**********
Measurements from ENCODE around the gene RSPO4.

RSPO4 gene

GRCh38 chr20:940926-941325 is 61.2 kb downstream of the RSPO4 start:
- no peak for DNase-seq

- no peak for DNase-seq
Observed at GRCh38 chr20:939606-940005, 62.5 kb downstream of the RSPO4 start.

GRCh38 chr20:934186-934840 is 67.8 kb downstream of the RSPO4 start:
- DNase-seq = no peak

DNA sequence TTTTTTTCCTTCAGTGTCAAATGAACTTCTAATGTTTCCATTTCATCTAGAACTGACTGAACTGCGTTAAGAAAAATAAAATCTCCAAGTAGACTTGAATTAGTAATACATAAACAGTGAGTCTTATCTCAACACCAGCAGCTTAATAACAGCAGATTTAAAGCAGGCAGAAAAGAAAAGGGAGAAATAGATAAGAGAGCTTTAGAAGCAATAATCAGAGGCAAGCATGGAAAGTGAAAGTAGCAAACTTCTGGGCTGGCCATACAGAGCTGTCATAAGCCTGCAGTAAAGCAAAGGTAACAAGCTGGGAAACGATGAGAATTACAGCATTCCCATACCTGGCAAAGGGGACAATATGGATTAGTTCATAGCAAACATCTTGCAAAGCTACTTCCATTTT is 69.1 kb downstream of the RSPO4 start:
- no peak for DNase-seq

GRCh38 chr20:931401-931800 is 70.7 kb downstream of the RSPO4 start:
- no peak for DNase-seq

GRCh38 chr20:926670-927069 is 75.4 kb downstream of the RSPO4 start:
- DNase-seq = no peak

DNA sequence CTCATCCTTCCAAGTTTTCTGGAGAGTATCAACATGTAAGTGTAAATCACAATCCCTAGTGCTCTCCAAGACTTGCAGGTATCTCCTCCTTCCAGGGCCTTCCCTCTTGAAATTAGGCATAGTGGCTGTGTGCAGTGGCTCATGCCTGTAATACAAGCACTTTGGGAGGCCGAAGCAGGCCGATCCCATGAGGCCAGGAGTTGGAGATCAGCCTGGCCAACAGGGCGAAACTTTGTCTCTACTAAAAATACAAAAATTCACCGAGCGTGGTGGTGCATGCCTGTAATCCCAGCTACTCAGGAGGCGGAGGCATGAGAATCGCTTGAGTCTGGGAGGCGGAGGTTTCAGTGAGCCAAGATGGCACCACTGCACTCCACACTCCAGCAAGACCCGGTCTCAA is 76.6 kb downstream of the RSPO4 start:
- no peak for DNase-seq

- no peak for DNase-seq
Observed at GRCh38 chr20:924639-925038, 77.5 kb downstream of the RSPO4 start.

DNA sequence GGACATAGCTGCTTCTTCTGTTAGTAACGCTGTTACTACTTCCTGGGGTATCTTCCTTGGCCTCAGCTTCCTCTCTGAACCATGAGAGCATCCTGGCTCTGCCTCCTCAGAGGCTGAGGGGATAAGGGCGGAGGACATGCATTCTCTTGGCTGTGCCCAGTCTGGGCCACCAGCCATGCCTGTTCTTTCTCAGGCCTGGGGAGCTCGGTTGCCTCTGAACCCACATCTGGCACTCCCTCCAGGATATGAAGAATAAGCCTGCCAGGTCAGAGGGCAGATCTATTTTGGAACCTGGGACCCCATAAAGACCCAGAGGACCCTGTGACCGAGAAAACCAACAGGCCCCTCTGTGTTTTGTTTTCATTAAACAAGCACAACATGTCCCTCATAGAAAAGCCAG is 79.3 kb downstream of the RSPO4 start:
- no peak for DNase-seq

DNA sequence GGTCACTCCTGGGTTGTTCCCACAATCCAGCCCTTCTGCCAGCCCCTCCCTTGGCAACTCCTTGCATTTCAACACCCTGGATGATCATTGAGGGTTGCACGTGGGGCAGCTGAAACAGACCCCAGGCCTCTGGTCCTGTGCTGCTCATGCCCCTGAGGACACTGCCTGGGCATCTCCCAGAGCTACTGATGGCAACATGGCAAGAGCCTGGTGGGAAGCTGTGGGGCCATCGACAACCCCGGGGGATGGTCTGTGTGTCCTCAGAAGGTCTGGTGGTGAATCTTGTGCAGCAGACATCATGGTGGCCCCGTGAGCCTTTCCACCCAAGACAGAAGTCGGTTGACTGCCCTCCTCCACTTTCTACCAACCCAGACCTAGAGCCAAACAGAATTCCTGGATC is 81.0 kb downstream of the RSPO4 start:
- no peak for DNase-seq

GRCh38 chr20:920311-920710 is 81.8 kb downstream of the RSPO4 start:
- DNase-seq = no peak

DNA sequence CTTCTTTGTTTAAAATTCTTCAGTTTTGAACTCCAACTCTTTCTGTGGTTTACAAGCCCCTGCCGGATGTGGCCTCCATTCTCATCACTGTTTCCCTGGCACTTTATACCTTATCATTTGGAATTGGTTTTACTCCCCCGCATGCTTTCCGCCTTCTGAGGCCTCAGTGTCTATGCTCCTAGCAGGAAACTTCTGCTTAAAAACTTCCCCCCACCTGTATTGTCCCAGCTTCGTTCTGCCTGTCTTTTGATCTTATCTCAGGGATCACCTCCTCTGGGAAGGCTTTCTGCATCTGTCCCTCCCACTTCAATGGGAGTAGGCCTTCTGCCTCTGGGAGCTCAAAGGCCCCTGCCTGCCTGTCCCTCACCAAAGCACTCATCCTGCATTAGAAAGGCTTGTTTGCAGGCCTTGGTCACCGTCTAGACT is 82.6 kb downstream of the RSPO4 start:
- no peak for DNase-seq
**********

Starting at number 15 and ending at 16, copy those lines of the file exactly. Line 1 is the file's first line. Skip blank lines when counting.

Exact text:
DNA sequence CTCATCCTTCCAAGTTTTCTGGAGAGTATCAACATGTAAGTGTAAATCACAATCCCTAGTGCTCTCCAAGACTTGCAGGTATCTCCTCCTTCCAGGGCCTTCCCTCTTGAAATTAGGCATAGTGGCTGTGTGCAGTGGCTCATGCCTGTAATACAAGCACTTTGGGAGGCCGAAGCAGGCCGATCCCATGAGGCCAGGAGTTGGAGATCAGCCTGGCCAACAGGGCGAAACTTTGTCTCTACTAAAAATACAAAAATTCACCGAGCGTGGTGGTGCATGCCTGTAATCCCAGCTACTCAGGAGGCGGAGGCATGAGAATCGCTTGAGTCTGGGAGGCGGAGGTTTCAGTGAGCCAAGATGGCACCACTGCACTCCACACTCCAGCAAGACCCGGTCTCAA is 76.6 kb downstream of the RSPO4 start:
- no peak for DNase-seq